Online Fraud

  realist 18:54 04 Feb 11
Locked

Someone tried to use my debit card to spend £800 at an online shoe store today!

I was alerted by Lloyds TSB email telling me my online ClickSafe password was changed.

The transaction had already been blocked as "not fitting my spending profile", so I'm hopefully not going to be out-of-pocket now card cancelled.

I had initially dismissed the bank's email as a scam and it was some time before they could convince me I really was speaking to Lloyds!

I used to get annoyed by the ClickSafe screen, but can now see its value!

Be aware, there's a fraudster out there with an expensive taste in shoes.

  spuds 18:59 04 Feb 11

I should imagine more than shoes ;oI

  Forum Editor 19:30 04 Feb 11

so I know how it feels. Thank goodness for the bank's software - it spots things like this and saves your life.

  Flak999 19:42 04 Feb 11

Did they actually have your debit card or had it been cloned? If it had been cloned how had they managed to acquire your PIN? (I assume it was a chip and pin card)

I like to think that I am extremely careful how I use my cards, but it would seem that no matter how careful you are you can be caught by this.

If it has happened to our Forum Editor then is anybody safe? I was under the impression that chip and pin was a very secure technology!

  realist 20:19 04 Feb 11

The attempt to use it was online. I don't know how the fraudster would have obtained my details.

  DippyGirl 21:25 04 Feb 11

To use a card online all you need is sight of the card. So you have the name/number /dates/ and code on the signature strip
(Delivery may be a problem - but that is probably surmountable - call after order to say "can i change the delivery address"? Customer Service Training! )

The chip/pin thing is irrelevant

Is clickSafe like securecode ?
- where you get asked for an additional password (which works well on a my Internet Credit Card - when I can remember where I wrote it down - I dont really! )

As time progresses things will get worse. Encrypted data is getting easier to crack given time and CPU power - eg WEP on routers (and it seems that doesnt need much)!

I think we need to move to the types of systems employed at work.
2 part key. 1 fixed, 1 changes every 30 seconds.

Plus - very secure
Minus - convenience/cost

For me I would prefer to accommodate the minus to benefit from the plus....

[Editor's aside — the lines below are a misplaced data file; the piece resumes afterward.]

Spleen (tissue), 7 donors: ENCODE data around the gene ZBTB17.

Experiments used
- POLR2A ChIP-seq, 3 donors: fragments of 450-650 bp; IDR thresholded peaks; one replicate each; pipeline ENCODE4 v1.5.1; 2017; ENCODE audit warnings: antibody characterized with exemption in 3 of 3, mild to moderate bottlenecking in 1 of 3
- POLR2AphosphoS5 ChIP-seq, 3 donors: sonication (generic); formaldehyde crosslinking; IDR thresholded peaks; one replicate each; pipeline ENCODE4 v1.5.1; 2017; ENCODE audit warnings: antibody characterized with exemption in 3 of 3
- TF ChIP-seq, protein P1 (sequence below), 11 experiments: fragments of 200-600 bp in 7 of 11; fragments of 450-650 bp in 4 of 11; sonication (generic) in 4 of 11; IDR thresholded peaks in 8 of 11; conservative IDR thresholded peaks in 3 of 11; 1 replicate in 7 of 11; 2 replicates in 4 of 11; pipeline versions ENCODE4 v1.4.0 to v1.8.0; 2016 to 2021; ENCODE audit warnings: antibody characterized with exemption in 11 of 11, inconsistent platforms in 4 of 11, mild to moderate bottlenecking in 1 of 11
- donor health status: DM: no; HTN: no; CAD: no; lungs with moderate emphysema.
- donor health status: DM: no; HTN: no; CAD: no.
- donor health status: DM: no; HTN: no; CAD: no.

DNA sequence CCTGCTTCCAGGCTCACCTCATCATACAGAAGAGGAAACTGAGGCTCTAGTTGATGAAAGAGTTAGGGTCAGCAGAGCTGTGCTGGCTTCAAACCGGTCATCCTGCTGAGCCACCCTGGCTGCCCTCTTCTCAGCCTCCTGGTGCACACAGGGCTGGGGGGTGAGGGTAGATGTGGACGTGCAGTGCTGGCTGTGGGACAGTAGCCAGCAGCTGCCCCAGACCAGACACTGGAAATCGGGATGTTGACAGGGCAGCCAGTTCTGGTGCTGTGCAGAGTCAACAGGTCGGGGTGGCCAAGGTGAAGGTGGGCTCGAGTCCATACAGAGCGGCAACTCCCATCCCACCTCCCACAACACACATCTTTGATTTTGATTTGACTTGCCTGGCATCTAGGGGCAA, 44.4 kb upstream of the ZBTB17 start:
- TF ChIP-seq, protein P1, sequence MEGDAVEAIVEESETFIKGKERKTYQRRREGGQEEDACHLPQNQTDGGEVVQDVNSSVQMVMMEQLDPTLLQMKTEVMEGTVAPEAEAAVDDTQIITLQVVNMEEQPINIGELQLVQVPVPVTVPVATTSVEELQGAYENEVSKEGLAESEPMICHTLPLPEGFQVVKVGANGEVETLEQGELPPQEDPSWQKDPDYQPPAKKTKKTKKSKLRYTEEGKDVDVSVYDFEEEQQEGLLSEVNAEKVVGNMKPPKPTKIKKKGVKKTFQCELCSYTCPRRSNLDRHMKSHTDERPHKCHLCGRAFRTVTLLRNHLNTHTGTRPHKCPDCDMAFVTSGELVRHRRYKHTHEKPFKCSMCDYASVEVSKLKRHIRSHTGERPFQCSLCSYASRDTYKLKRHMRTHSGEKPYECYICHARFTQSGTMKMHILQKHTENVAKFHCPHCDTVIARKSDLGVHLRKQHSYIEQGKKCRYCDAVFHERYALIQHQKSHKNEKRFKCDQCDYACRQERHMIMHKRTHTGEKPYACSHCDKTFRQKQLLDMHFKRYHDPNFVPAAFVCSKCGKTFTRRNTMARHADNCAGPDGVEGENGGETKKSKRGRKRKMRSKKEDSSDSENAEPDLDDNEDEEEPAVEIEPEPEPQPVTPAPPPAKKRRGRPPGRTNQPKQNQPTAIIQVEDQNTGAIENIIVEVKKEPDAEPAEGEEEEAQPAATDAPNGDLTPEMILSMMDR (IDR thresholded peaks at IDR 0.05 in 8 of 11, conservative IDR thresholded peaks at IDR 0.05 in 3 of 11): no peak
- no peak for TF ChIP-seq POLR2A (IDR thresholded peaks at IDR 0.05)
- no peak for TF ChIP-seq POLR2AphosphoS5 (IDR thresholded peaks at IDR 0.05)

But increasingly these days people want cheap and simple.
If you dont believe me ask the "important" folk who didnt (re)set their voicemail pin or used something imaginative like 8888

People out there are trying to get you, they have the tools.... being careful soon wont be enough!
Oh yes I am paranoid

  Forum Editor 23:01 04 Feb 11

at least it is in theory, but it's actually possible to fool a terminal into thinking that the PIN has been verified when it hasn't.

Nevertheless, it's vastly more secure than a signature verification.

Online card use is fraught with problems, because anyone can use your card, many suppliers will happily deliver to an address other than the one registered to the card account. Added security in the form of a bank's server-side verification system, whereby you are taken to your bank's secure site to enter an additional personal pass code before the transaction can be verified is certainly doing a lot to reduce the number of fraudulent transactions.

  Flak999 23:24 04 Feb 11

I suppose that in the area of financial security it is the same as in all other areas of "digital life" when somebody invents a protection, then somebody else finds a way around that protection.

The banks are very reticent about how much money they lose to card fraud each year, understandably so really, because it probably runs into the many millions of pounds!

  BT 17:13 05 Feb 11

It seems strange to me that this isn't always invoked.

When I do my online grocery shopping at Tesco using my Tesco Mastercard, sometimes it goes to the Verification site and sometimes not. I thought perhaps it was something to do with the value of the payment like in the old days when the retailer would have to phone if the bill was over a certain amount, but it seems not. I have sometimes had to verify for small and large bills, and sometimes not. It seems to be random.

  Terry Brown 20:43 05 Feb 11

I use the Sandander system when shopping online, you have to enter your password details, and then they send you a code to your mobile phone (which you have to register with them). You have a few minutes to enter this code, otherwise the transaction is cancelled, and you recieve an Email advising you of the fact.

So unless someone has your card,Pin code, password and your mobile phone. The transaction cannot go ahead.

Terry

  rdave13 21:03 05 Feb 11

How do you cope?
Not for me.

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